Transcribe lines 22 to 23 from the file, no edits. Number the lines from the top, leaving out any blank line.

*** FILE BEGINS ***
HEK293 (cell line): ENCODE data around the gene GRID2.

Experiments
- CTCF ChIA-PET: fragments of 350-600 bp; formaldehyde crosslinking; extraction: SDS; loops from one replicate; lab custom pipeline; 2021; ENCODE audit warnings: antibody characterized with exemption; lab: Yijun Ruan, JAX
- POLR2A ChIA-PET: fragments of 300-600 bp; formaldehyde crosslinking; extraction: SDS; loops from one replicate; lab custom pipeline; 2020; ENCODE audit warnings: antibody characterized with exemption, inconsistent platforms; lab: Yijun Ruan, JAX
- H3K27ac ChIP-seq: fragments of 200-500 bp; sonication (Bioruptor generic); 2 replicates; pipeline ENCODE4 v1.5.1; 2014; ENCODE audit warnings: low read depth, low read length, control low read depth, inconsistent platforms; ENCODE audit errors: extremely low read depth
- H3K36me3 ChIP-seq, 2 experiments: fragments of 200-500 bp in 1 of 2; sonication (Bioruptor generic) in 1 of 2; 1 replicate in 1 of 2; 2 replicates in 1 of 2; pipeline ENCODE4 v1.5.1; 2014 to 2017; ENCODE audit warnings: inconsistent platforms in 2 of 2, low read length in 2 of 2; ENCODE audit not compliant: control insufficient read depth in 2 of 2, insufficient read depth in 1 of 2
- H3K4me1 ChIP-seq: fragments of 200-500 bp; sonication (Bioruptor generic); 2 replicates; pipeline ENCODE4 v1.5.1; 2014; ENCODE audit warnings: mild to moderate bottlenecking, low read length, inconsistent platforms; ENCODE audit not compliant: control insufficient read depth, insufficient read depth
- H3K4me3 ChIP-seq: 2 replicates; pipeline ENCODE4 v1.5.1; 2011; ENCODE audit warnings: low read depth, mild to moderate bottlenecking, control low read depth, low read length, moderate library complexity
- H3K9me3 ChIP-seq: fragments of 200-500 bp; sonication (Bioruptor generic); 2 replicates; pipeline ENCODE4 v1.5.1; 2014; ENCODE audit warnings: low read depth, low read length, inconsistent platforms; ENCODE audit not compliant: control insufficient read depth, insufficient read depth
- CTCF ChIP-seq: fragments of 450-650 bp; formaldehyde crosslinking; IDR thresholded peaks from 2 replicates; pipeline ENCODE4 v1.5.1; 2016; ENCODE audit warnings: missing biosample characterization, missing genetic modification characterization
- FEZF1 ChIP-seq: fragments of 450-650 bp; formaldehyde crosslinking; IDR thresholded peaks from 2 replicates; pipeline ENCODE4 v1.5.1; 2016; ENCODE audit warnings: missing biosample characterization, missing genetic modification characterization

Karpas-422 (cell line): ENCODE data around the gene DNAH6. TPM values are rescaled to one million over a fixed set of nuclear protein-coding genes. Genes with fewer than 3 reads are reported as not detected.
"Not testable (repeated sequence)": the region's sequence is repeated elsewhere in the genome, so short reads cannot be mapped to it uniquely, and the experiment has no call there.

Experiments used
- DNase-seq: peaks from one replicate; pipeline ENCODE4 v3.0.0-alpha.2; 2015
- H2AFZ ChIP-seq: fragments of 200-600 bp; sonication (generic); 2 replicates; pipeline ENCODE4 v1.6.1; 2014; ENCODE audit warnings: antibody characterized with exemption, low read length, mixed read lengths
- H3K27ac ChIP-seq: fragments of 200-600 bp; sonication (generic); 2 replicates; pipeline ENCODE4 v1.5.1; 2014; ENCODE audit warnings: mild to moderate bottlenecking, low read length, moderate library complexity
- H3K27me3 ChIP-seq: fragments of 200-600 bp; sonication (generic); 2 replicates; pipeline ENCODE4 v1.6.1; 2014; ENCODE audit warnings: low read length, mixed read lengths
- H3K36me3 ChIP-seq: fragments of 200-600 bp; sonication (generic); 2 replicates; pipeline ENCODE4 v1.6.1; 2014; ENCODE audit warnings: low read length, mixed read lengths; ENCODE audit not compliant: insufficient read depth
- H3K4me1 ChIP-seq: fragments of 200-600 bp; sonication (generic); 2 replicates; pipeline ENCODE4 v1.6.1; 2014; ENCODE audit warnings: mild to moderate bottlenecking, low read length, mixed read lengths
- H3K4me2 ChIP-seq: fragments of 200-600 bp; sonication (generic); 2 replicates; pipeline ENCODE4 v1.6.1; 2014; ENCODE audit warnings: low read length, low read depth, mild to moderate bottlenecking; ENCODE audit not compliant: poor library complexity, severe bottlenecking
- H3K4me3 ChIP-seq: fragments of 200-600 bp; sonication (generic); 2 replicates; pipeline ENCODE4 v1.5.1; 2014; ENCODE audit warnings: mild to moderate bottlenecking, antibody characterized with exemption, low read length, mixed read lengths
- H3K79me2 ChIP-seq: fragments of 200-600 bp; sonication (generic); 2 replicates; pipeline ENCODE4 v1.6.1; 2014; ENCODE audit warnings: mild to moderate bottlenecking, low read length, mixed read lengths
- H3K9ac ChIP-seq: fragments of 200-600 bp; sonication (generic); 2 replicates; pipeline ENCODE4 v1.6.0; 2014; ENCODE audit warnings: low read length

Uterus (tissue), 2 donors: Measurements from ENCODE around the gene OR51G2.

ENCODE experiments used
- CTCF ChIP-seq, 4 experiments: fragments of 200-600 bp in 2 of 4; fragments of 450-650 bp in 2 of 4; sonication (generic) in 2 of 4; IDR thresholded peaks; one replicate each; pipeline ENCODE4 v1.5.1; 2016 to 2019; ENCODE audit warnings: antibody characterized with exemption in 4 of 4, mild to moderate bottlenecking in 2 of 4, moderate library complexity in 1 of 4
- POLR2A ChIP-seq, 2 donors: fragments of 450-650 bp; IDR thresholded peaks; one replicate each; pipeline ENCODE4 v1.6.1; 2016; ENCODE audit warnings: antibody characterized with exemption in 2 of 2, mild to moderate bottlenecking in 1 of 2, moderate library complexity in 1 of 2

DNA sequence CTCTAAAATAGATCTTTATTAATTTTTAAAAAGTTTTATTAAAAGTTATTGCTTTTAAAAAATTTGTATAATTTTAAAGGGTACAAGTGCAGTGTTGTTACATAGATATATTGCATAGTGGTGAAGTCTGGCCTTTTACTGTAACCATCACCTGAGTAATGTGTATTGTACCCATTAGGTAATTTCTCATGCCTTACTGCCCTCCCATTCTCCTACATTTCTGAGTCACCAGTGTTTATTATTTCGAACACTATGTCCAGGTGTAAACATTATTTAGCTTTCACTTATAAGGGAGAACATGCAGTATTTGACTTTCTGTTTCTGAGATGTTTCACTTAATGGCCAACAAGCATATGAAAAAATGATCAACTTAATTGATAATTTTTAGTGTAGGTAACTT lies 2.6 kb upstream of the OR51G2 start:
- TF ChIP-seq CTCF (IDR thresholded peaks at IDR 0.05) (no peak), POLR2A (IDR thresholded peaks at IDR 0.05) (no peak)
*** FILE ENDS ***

- H3K4me3 ChIP-seq: fragments of 200-600 bp; sonication (generic); 2 replicates; pipeline ENCODE4 v1.5.1; 2014; ENCODE audit warnings: mild to moderate bottlenecking, antibody characterized with exemption, low read length, mixed read lengths
- H3K79me2 ChIP-seq: fragments of 200-600 bp; sonication (generic); 2 replicates; pipeline ENCODE4 v1.6.1; 2014; ENCODE audit warnings: mild to moderate bottlenecking, low read length, mixed read lengths